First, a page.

Ideally, you’re situated somewhere around Silicon Valley or Redmond. But don’t let that deter you from submitting your street-creds and giving it a shot!

The job posting is on the Microsoft Career site, here.

Questions about the position? Feel free to leave comments here. Or… you can email me at Microsoft or DM me on twitter (even if it’s just to let me know that you applied, or that you might know someone else who might be a good fit), and we’ll go from there.

Monday, April 2, 2012

April Foolery 2012 at Home

Being the jokester that I am, you can naturally assume that this trend runs in the family. Indeed, my children seek out every opportunity to play tricks on Dad. Even when they were little tots, I recall such classic attempts as “Daddy, your cell phone is on fire! APRIL FOOLS!” Of course, the moment I played a trick on them, they’d return to their juvenile roots, complete with crying and running to Mom for support.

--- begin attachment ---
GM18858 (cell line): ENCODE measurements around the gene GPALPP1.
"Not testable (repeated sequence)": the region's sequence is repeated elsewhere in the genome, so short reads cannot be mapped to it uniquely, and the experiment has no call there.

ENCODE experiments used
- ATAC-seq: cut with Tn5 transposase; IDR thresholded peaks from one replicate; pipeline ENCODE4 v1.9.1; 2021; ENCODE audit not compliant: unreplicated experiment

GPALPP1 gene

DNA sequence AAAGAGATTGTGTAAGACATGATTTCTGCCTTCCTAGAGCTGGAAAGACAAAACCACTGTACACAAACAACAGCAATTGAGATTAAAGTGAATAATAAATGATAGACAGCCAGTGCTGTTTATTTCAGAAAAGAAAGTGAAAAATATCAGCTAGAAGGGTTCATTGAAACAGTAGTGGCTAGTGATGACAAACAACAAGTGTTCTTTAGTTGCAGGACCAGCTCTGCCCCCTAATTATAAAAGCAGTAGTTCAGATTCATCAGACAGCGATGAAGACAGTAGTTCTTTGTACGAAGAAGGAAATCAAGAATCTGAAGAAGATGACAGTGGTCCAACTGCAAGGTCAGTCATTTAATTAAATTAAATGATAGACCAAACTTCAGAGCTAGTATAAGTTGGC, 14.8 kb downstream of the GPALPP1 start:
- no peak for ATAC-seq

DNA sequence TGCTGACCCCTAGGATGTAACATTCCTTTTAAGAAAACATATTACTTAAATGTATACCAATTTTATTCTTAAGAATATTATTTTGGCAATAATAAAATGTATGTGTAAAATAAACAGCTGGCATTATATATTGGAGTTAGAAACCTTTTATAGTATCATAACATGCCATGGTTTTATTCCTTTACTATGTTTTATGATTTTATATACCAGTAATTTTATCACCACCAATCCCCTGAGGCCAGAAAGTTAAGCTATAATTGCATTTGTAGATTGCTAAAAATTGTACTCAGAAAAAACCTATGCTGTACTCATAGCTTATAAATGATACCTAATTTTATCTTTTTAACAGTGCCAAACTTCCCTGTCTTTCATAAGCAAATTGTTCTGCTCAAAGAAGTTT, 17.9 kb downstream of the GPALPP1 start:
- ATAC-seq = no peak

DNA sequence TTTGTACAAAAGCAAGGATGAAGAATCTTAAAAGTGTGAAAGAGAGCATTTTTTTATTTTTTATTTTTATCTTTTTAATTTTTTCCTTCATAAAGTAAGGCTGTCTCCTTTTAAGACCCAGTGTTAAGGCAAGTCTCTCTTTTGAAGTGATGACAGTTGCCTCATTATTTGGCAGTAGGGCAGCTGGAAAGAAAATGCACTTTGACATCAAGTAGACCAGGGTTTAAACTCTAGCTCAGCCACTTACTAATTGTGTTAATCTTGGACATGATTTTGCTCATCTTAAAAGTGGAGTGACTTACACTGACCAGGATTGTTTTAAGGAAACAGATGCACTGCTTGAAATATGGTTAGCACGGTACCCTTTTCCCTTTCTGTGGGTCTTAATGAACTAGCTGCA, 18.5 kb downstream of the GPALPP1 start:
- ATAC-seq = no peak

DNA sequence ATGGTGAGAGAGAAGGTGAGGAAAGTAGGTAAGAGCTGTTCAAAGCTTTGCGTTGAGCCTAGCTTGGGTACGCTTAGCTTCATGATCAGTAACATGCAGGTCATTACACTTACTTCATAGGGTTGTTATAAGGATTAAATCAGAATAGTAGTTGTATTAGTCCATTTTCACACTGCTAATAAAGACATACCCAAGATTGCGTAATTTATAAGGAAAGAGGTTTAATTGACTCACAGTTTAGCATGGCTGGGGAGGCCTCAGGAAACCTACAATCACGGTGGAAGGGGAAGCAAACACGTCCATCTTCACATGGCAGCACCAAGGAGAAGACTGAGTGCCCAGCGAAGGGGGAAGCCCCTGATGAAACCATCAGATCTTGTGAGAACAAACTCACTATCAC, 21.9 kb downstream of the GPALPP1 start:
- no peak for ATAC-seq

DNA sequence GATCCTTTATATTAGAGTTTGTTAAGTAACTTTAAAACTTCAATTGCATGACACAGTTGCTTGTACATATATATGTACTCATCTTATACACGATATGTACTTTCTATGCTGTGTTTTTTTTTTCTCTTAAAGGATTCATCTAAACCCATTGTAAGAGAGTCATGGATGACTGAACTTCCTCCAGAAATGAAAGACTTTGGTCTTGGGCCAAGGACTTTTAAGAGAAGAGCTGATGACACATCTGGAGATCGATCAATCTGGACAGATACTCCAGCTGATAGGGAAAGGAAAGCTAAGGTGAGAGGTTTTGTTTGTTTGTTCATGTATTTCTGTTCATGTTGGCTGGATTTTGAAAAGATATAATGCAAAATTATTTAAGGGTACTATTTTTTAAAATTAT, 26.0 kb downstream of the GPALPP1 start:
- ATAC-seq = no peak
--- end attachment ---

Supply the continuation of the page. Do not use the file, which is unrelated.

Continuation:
Fast-forward a few years. My son, a recently-anointed teenager, seemed just about the right age to be targeted this year. Problem is, he’s a smart kid, familiar with my constant pranks and jokes. So I went with something juvenile, assuming he’d get a good laugh out of it. Little did I know he’d take put aside all logic and reasoning, and simply fall for the prank…

The Setup

A bit of history on my son, and why this prank worked… He’s become a bit of a gamer, and now has his own YouTube channel. He produces lots of Xbox gaming walkthroughs, and more recently has gotten into some really cool music video production with Sony Vegas Movie Studio, synchronizing FPS play with some of his favorite songs. His latest montage can be seen here.

As part of his world of gaming, he’s become enamored with Microsoft Points. Between stocking stuffers and bing searches, he accumulates points and turns them into downloadable content for various games.